Friday, October 29, 2010

Rounding third...focused on Home

Grief is a strange and horrible thing. To watch someone you love suffer well makes it worse. A young man I know is dying of cancer. He was diagnosed as a boy, and has grown into a man with an uncertain future. Yet, now, as the pain becomes unbearable and the cancer takes over his body, he remains fixated on Heaven and on praising God in ALL things.

His sister knows that his time on this earth grows shorter with every moment. She wonders every time she speaks with him if it will be the last time. She hates to leave the house for fear he will be gone when she returns. Yet, she is confused why God allows him to continue suffering. Why, if he has finished his earthly work, is he allowed to linger in unspeakable pain?

His mother has watched his progress from diagnosis through treatments to testimony and now to dying. Her faith is evident, and she chooses praise and trust in God's perfect will, but at the same time her heart is shredded by the suffering of her son.  She knows intellectually that God loves him even more than she can. She understands that God knows the pain of watching a child suffer unto death. She recognizes that God loves each of us more than we can imagine. But she is a human mother who wants to make the path smooth for her child, and she is helpless to ease his physical pain.

How does one justify the love of God with the seemingly unnecessary suffering of a believer and his family?

C.S. Lewis learned about suffering and grief and pain watching his beloved wife die of bone cancer. He wrote of that misery,
         "Part of every misery is, so to speak, the misery's shadow or reflection: the fact   that you don't merely suffer but have to keep on thinking about the fact that you suffer. I not only live each endless day in grief, but live each day thinking about living each day in grief."     (Lewis, A Grief Observed)

Lewis never lost his faith in a loving God, but he, in all his intellectual genius, couldn't answer the "why" question either. He compared grief to fear, and scorned those who tried to put a "religious" face on suffering. There really is nothing worse than the mindless cliches' about a "better place" or a "reason for everything." They may be accurate cliches' but they don't ease the heartache of the sufferer--or those who suffer around and with him.

I don't understand the mind of God--how could I? I can't make sense of this kind of suffering, either--for the young man physically and for his family emotionally.  I can't see the good God promises to work out for those who love Him, as this family truly does.  All I can do is be inspired and motivated by their stubborn praise, knowing that God is sovereign and that HE knows the reasons.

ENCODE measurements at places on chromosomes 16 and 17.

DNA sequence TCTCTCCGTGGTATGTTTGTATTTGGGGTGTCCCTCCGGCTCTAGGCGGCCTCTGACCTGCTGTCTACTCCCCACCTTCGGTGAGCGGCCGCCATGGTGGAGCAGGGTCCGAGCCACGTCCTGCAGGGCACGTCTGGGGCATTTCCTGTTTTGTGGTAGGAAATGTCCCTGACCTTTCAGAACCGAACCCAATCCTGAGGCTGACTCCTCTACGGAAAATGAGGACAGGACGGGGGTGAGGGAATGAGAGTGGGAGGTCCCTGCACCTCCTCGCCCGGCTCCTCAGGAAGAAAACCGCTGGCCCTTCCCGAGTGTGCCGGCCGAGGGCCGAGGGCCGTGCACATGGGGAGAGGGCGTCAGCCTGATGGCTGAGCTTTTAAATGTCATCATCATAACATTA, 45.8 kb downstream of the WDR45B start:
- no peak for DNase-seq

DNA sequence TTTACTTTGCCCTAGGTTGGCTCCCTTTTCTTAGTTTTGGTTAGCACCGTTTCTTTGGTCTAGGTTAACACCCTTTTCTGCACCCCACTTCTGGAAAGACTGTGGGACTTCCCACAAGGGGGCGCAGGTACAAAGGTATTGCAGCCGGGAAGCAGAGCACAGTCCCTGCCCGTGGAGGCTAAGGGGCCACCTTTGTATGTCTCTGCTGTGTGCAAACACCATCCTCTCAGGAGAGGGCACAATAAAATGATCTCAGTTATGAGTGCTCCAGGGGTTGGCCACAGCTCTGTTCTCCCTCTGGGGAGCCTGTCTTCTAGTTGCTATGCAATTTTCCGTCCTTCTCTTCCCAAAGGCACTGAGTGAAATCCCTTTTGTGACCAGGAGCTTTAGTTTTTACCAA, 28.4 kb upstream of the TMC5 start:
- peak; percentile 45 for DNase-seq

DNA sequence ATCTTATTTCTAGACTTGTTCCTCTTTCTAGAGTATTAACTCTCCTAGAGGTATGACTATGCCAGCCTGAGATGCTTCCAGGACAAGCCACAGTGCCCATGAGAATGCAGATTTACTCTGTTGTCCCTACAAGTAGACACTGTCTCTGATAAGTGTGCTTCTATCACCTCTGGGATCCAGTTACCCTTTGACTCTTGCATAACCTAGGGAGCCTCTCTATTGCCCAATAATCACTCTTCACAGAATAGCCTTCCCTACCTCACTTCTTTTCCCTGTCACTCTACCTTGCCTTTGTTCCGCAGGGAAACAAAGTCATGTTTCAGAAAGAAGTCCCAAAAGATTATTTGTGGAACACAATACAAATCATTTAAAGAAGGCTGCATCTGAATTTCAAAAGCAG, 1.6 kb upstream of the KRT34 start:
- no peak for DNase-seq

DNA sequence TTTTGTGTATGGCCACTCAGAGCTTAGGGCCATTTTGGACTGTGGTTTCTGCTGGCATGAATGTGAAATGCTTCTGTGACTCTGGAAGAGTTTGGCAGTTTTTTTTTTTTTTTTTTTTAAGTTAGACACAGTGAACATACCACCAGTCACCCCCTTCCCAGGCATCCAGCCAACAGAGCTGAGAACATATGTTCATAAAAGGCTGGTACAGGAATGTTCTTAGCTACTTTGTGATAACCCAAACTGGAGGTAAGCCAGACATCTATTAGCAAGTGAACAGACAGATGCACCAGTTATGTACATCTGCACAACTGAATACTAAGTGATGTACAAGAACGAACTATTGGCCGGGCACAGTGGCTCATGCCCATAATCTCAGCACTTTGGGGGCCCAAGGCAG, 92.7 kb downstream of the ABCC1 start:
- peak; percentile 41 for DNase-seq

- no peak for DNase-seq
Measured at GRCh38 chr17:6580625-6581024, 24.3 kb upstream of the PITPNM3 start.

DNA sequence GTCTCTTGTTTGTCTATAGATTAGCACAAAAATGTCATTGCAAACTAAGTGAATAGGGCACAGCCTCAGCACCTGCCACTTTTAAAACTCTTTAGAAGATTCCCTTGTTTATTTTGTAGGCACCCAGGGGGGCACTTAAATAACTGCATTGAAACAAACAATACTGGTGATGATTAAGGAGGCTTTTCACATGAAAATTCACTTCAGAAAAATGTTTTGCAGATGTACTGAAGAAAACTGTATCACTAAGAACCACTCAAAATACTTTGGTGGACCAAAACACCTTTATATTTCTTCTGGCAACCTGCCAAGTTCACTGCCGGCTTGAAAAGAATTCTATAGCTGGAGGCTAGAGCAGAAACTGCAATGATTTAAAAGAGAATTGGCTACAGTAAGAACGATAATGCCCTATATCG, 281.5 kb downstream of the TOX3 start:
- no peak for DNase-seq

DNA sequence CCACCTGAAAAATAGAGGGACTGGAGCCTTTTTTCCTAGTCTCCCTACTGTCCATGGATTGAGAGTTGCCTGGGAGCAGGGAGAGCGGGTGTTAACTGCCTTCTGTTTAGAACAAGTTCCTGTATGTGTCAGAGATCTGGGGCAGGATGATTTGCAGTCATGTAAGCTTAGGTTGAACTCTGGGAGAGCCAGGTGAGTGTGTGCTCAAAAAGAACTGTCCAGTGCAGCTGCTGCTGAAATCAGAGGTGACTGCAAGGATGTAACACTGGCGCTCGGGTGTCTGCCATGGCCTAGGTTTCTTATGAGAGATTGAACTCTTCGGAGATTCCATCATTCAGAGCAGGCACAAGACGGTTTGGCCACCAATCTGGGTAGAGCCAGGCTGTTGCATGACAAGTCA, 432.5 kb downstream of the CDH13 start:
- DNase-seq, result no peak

"Where, except in the present, can the Eternal be met?"
(Lewis, Christian Reflections)

Tuesday, October 26, 2010


I am teaching a creative writing class, so I decided to participate in this assignment with them. The assignment is to write for ten minutes about coffee. Go.

My tongue recoils at the earthiness of the brew, but my nose is so enraptured by the fragrance that I cannot put down the cup. It smells of mysterious mountains in far away lands, shrouded in fingerling mists of grey. It invokes a vision of rich red earth and low green foilage, heavy with deep red berries.

The first taste is always a surprise of heat and bitterness, but the resulting vision takes me back to Kishwa Tembo and the Mount Kenya Safari Club, where two college girls saw first hand the land of coffee and elephants. Funny how those are the two strongest memories I have of that adventure. Coffee, poured strong and fresh, and elephants,, who seemed to be in hiding until one day when we could hardly escape them.

The second swallow is less sentimental. The brew is now tempered and the flavor turns from bitter to bold. The boldness touches my mind and tells it to wake up and get moving, for the challenges of the day require undivided attention. It is the second swallow that cues my mental list-maker to sort and filter all the information stacked in my brain from the night hours.

By the third gulp, my attention moves to the list, anad less to the coffee. By the time the cup is 3/4 empty, I forget the mountains and the mist and lock into the mundane. The second cup is pure habit, with no romance about it.

Funny how quickly the mind moves from majesty to mundane. There must be a way to capture the magic of those first moments and use that energy to make even the dullest task seem special.

My list beckons...I'll have to consider that thought with tomorrow's first cup.

Monday, October 18, 2010


Today I allowed myself a rare luxury: mental rest. I ran the errands on my list and then settled into my backyard hammock with a book. (The Hunger Games-well-developed characters, predictable story, and large print. It just doesn't get more relaxing than that.)

The sky was blue with a few wipsy white clouds floating by. The squirrels chattered as they chased each other through crunchy fallen leaves. Hawks screeched and dove for some small prey. And I observed the best of autumn from the vantage point of a comfortable hammock, enjoying stolen moments of blissful mental rest.

Saturday, October 16, 2010

Autumn bookmarks

I figured I needed to sit somewhere OTHER than my computer to create for a bit. One of my yahoo groups had a bookmark swap, so I settled in to make one bookmark. Of course, once I started cutting paper and stamping...

I found in a drawer a tool I haven't used in at least a couple of years. It's an old Sizzix paddle punch, something I thought I couldn't live without, but found over time that buying the paddle dies was a pain. One I got my Silhouette, all other punches and dies went by the wayside.

Today, however, I pulled out the old tool, and found that it made a nice addition to the bookmark design:

(Stamps from The Angel Company)

Romania 12-13

Romania 10-11